Škoda Fabia WRC after complete renovation

The Fabia WRC was developed as the successor to the Skoda Octavia WRC, with which the automaker competed in four seasons in the World Rally Championship. The Fabia WRC represents a new chapter for Skoda Motorsport's division. Unlike the Octavia, the Fabia had a much smaller body, which was advantageous on narrow tracks. The Fabia WRC was homologated during the summer of 2003. However, the model faced numerous technical challenges on its path to success. In 2005, the factory developed the Fabia WRC Evo II, a model with a new front bumper, wing, and significant changes to the power unit. Evo II received modified turbochargers, a new exhaust system, and improved weight distribution.

The greatest success with the Fabia WRC was achieved by Colin McRae in Wales. In Australia, where he held third place, he had to withdraw from the competition due to an unfortunate clutch replacement. After the 2005 season, Skoda Motorsport withdrew from the World Championship, but the Fabia WRC continued to compete in private teams' hands. In 2006 and 2007, Jan Kopecký managed to finish fifth on asphalt tracks in Spain and Germany. A total of 24 Fabia WRC units were produced. In terms of results, the car did not initially confirm its sporting ambitions. However, the Fabia WRC provided valuable experience to the Skoda Motorsport team, helping to define the development approach for the new generation of competition cars. This was evident in the development of the second generation Fabia for the S2000 category.

In the pictures, you can see the Fabia WRC with body number 7. The car made its debut in 2003 at the races in Australia, piloted by Didier Auriol. During its debut season, Didier also participated with the Fabia in the Rally San Remo and the English Rally. In the 2004 season, the car was in the hands of Toni Gardemeister. Jan Kopecký also took the wheel in Spain in the same year. After 2007, the Fabia WRC passed into the hands of private teams and eventually ended up in Ireland with Eugene Donnelly at the end of the year. In 2010, it returned to European soil until 2022 when C&M Motorsport took over the Fabia WRC.

After so many years of intense competition, the car required a complete renovation. C&M Motorsport took on the task. The biggest dilemma was whether to build the car for asphalt or gravel specification. They eventually opted for asphalt specification and the design from 2003 when Didier Auriol started with it in the Rally San Remo. Although he only managed to finish 12th that time, competing against top cars and drivers like Grönholm, Burns, Duval, Mäkinen, Hirvonen, Solberg, Loeb, and Sainz was quite an achievement. The renovation was carried out with great attention to detail.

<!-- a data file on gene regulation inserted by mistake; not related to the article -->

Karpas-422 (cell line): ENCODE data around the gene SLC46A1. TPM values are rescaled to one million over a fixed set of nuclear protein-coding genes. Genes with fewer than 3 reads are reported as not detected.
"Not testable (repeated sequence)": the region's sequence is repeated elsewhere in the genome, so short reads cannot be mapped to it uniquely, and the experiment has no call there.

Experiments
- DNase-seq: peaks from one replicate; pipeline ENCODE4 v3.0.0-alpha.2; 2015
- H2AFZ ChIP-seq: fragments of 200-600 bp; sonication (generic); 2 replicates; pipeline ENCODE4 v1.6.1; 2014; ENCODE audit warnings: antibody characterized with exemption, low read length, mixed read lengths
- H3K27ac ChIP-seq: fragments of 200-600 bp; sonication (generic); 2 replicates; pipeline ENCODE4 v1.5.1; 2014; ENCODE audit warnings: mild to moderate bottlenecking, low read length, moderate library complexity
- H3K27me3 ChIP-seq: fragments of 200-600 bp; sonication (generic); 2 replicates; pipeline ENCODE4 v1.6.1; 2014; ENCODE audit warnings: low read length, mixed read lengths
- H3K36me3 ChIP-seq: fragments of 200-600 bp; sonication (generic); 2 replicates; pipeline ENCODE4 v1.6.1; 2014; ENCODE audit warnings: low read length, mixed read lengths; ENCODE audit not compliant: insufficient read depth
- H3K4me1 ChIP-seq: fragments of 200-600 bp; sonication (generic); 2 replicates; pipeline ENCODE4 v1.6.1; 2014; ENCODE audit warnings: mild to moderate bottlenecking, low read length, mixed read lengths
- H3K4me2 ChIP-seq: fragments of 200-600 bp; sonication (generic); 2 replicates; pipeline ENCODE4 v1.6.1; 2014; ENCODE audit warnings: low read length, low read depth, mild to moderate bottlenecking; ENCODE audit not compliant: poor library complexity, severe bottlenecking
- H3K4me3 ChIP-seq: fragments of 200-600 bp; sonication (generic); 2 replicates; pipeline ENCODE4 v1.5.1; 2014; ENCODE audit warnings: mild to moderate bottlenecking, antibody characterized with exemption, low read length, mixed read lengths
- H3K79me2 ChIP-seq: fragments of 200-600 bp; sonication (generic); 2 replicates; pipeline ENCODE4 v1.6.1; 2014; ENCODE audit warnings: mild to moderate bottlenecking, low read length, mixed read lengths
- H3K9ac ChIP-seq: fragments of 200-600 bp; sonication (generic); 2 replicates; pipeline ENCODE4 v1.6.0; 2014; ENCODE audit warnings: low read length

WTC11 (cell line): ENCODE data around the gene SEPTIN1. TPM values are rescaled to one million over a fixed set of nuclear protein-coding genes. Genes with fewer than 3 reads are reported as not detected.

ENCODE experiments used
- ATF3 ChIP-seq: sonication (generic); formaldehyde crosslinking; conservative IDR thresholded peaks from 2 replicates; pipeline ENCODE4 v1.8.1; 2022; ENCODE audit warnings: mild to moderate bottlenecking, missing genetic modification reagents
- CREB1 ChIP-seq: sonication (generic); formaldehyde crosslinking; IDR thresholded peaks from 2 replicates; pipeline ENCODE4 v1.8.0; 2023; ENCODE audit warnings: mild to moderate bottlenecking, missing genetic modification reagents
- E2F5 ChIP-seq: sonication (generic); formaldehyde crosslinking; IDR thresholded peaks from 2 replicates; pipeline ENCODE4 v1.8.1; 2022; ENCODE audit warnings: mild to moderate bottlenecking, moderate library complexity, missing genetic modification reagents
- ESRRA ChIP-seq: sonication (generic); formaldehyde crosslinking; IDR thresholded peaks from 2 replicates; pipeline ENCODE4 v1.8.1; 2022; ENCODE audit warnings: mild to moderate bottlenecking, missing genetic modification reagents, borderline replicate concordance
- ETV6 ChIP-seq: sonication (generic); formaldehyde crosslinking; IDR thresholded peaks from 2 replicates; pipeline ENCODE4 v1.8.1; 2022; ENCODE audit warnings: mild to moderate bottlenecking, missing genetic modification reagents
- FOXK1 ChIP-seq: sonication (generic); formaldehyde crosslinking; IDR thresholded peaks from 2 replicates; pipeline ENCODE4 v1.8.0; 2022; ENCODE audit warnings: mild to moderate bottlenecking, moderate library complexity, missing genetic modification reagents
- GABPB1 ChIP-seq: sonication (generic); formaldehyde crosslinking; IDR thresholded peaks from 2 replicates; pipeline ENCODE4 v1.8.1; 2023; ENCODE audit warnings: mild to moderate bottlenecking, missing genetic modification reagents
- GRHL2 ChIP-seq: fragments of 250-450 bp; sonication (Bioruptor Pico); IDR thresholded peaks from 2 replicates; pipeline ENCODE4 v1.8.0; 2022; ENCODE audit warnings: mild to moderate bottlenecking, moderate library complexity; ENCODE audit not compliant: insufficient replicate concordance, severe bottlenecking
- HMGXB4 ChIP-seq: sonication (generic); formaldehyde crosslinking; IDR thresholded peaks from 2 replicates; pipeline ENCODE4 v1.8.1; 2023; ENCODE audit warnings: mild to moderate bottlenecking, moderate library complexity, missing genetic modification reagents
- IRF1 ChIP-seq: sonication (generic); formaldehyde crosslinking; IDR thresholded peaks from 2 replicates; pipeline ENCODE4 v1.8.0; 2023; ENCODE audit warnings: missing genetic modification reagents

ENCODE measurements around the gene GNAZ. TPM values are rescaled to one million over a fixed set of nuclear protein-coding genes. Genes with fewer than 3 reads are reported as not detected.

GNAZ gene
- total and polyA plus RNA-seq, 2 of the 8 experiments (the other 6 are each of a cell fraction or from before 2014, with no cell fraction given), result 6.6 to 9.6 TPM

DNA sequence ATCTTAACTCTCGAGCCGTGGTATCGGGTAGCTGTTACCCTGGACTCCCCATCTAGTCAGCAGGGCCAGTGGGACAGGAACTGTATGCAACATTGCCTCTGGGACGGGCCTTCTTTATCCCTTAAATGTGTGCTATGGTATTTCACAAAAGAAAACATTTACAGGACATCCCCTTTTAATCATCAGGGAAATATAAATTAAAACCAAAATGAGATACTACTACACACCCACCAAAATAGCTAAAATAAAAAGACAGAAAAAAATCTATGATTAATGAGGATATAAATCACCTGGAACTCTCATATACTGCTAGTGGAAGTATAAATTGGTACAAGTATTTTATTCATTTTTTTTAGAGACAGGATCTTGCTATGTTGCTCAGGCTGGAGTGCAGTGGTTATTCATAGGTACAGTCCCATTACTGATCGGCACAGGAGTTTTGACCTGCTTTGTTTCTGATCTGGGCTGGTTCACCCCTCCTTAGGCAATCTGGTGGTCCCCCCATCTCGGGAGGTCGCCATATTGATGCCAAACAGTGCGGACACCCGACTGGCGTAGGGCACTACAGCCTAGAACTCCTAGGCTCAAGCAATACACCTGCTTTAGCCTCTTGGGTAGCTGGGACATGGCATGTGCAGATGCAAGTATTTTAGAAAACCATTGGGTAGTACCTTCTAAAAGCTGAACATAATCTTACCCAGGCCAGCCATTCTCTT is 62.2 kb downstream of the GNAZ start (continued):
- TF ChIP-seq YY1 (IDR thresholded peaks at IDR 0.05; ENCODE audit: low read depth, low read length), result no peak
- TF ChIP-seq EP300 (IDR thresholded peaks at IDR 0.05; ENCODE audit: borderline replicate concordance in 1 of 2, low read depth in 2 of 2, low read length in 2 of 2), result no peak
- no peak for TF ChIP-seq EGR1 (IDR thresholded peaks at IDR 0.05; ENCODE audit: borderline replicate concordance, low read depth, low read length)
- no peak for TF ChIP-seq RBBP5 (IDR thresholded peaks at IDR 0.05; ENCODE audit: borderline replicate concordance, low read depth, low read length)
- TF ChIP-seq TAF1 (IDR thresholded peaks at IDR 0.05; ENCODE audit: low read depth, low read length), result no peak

Under the hood, the Fabia WRC hides a turbocharged four-cylinder two-liter engine with 5 valves per cylinder, based on the 1.8T unit. A Garrett TR30R turbocharger with a 34-millimeter restrictor limits the power to 300 horsepower. To achieve this power even in extreme weather conditions, the intercooler is water-sprayed. Of course, the car is equipped with an anti-lag system to suppress turbo lag. The sequential 6-speed gearbox is connected to all four wheels via three active differentials. The front differential and the inter-axle differential are located together in the gearbox casing. All differentials were electronically controlled back then. The interior of the vehicle cannot be compared to the production version that many of you are familiar with. The complete safety equipment of the cabin includes a central battery disconnect and a fire extinguishing system. According to the specification, the Fabia WRC weighs 1230 kilograms.

C&M Motorsport's Fabia meets all the expectations even from demanding rally fans. The future owner can either keep it as a collector's item in the garage or use it for events like Rally Legends or historic car races at Goodwood, or even in local competitions. This car is a true piece of rally history, and now it's in perfect original condition as when it left the factory in 2003. The exact price of the vehicle is unfortunately not available. Only serious buyers will be able to find out the amount. While the Fabia WRC didn't collect titles or trophies, it brought something much more valuable – experience. Thanks to it, today, the Skoda Motorsport division is known worldwide, and we can watch the modern Fabia RS Rally2 achieving success on the tracks of world championships.

Text: Mateo
Photo: C&M Motorsport

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